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Can office design boost productivity?

  • 4 Min Read

Everyone wants their employees to be more productive. It’s what will drive better results, more income and, ultimately, healthier profits. However, all too often does the word ‘productivity’ purely conjure up notions of streamlining processes, expunging dead wood and reconfiguring roles and responsibilities. How much impact can your surroundings have, we explore further.

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While these things are indisputably important, many employers forget to look around and consider the impact the design of their workspace is having on the productivity of their workforce.

The fact is that disengaged employees are unproductive employees, so it’s crucial for workers to feel inspired and motivated by the environment they’re working in. The way the workplace is designed plays a huge role in shaping employee behaviour and enabling them to do their job to the best of their ability.

While styles of working are in constant evolution and there is increasing emphasis placed on supporting employees’ wellbeing, the workspaces we go today in, day out simply aren’t catering to this – or, at least, not enough of them are. Traditional, old-fashioned, prosaic workspaces are leading to a generation of frustrated workers who are disengaged and unable to thrive in their roles so it’s time more businesses reassessed their space-planning strategies.

If you think the way your workplace is designed might be stifling your business’ potential, here are areas to think about:

  1. Offer a variety of spaces

Study after study has found that the main issue when it comes to office productivity is that employees feel a lack of control over their daily work experience. One of the most important things workers need is a space that affords them the freedom to dictate how and where they work, according to the task in hand. Being allowed this autonomy encourages workers to feel empowered, engaged and trusted, which naturally fuels productivity. In order to combat stagnant productivity levels, employers should therefore provide a range of spaces that support various modes of work, from creative co-working and agile work to privacy and quiet focus.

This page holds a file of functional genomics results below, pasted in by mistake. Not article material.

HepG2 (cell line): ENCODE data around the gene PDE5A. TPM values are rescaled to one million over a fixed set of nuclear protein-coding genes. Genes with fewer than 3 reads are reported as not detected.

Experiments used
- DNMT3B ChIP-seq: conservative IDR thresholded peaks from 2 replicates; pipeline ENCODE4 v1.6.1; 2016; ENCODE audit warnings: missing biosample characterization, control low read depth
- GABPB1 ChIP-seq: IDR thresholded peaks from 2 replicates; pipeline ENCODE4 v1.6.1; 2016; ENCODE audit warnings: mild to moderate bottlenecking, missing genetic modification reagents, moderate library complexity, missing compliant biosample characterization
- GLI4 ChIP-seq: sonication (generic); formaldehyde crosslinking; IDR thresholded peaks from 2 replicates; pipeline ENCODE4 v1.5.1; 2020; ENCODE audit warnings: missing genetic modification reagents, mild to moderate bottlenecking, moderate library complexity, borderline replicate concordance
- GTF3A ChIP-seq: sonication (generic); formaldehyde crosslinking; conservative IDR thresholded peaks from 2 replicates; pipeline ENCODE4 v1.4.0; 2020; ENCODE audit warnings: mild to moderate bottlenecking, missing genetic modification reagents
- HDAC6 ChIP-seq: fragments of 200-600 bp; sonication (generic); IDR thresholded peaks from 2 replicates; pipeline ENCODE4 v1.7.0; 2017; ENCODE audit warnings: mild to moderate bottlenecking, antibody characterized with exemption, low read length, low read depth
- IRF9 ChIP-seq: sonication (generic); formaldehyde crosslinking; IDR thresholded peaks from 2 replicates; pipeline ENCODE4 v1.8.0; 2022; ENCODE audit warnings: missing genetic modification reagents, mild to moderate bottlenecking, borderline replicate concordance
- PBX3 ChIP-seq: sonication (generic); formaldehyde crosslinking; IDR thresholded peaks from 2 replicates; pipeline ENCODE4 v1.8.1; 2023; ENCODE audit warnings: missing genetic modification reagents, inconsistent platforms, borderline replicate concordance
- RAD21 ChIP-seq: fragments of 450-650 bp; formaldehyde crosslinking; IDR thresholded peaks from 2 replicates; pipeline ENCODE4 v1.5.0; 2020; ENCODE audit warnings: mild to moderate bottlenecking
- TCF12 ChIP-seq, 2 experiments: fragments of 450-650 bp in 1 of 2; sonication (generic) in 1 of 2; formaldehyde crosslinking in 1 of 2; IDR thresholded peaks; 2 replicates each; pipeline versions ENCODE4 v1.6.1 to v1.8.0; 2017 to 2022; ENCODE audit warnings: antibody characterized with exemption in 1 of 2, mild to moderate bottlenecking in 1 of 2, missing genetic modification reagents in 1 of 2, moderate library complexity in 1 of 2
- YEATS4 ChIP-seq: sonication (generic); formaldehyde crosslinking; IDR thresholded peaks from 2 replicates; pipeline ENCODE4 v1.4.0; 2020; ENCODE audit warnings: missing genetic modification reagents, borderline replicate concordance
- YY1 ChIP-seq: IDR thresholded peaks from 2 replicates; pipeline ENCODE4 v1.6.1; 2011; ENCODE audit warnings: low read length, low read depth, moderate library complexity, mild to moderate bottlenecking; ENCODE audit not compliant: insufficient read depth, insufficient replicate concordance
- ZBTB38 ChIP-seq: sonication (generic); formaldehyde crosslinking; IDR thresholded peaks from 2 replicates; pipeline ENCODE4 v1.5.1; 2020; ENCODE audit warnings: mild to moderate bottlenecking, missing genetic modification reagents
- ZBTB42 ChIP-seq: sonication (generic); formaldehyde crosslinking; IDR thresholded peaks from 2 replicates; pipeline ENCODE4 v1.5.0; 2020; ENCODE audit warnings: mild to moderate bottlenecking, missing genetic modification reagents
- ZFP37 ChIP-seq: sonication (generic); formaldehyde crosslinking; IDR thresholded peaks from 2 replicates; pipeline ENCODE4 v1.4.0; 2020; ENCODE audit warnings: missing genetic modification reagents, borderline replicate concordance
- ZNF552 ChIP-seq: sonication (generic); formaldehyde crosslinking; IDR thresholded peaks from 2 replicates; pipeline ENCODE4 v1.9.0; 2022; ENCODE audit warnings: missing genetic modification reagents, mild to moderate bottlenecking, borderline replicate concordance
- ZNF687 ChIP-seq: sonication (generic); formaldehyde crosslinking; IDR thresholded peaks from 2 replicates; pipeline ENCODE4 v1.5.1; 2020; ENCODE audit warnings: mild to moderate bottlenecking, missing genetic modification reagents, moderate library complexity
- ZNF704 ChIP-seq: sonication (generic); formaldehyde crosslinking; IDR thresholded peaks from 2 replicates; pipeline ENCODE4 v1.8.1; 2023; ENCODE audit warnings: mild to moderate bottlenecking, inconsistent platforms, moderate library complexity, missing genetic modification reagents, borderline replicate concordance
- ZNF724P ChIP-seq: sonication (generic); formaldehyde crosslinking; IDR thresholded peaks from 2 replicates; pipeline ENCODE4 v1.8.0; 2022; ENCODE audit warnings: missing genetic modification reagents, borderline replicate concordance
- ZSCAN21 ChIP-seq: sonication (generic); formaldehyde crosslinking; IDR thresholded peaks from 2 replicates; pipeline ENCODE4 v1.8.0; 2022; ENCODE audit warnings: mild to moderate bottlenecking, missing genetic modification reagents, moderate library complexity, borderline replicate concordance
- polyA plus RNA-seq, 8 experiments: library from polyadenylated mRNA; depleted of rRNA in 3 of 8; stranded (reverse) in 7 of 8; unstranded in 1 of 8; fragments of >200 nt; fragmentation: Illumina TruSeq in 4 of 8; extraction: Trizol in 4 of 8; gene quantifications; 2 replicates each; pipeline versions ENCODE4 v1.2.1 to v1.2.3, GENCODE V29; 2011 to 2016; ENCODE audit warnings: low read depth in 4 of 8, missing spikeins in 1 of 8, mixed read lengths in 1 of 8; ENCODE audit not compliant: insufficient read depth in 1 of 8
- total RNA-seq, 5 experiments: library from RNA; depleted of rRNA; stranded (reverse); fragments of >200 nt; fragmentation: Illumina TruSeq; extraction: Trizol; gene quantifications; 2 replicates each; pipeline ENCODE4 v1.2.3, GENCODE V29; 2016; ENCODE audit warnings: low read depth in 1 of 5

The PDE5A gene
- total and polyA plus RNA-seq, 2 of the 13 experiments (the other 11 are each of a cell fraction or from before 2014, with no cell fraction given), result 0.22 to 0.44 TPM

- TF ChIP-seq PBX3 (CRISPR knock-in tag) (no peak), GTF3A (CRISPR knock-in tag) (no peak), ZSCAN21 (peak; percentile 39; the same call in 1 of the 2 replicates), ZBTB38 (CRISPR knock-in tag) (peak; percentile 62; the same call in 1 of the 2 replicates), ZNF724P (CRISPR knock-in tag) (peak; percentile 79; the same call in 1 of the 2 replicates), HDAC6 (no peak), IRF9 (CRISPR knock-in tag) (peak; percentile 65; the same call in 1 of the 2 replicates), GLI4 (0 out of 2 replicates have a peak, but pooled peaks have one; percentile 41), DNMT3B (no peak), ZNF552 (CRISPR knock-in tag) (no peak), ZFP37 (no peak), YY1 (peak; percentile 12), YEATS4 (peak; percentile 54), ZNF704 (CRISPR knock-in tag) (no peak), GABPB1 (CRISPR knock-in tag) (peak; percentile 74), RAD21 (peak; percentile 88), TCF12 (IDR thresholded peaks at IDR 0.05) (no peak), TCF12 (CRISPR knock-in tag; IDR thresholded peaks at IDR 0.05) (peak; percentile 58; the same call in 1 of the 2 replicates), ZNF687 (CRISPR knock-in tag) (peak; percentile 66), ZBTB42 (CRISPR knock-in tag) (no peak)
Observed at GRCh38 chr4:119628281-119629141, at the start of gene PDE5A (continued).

1. Encourage collaboration

Even the most creative person can’t always form a fully-fledged plan for a project on their own – because doing so relies on just one perspective. Innovation really comes into its own when people are able to exchange and build on ideas in an open, collaborative environment, taking inspiration from others in the group.

With this in mind, it’s important for an office to include open-plan areas that promote teamwork and integration. Spaces where people can share ideas, hold brainstorms and work on projects together – away from their desks and traditional meeting rooms – are surprisingly rare but really do lead to a more productive, engaged workforce.

Design elements such as soft seating, natural light and a mixture of colours, textures and patterns should all be taken into account as these all encourage creative thinking.

  1. Give staff some privacy

Although open-plan offices undoubtedly have their advantages, it’s not wise to rely on this alone. According to research carried out by Steelcase as part of its Workplace Survey, the average office worker is interrupted every 11 minutes and 25% of lost time is due to distractions in or near a work area. Research also shows that office workers often struggle to manage their need for privacy and find areas where they can simply get their head down. We all have times when we need to buckle down and concentrate on a difficult piece of work without being distracted, and office design should facilitate this.

If your office is open plan, consider installing some cubicle-style focus pods where staff can go to concentrate without interruption. Such work areas can even be acoustically enhanced to minimise noise.

  1. Use technology to get ahead

If employees don’t have access to the tools they need to work effectively, they can’t be expected to achieve optimum results. Technology continues to dominate the way we work and its influence will only grow as times goes on, so it’s vital to make sure your office is equipped with the requisite kit.

It can be something as simple as making sure there are easily accessible power points where employees will need to plug in laptops and phone chargers, or you might have a business that needs state-of-the-art technology for meeting rooms or screen-sharing technology for training sessions. Think about how your employees’ jobs could be made more efficient, then think about how tech can support this.

  1. Let staff relax

It’s not all about work. In order to truly perform at our best, we need to be well rested and energised. Too many workplaces are void of a designated social area where staff can go to take some time out and recharge their batteries.

Not only do these spaces – like WorkCafés and breakout areas – enable people to rejuvenate between tasks, but they also help to bolster better relationships between staff and foster a sense of belonging, which in turn improves productivity. Having a separate social space can also help to break down professional hierarchy so staff can communicate ideas more freely and equally which, again, improves processes and output.

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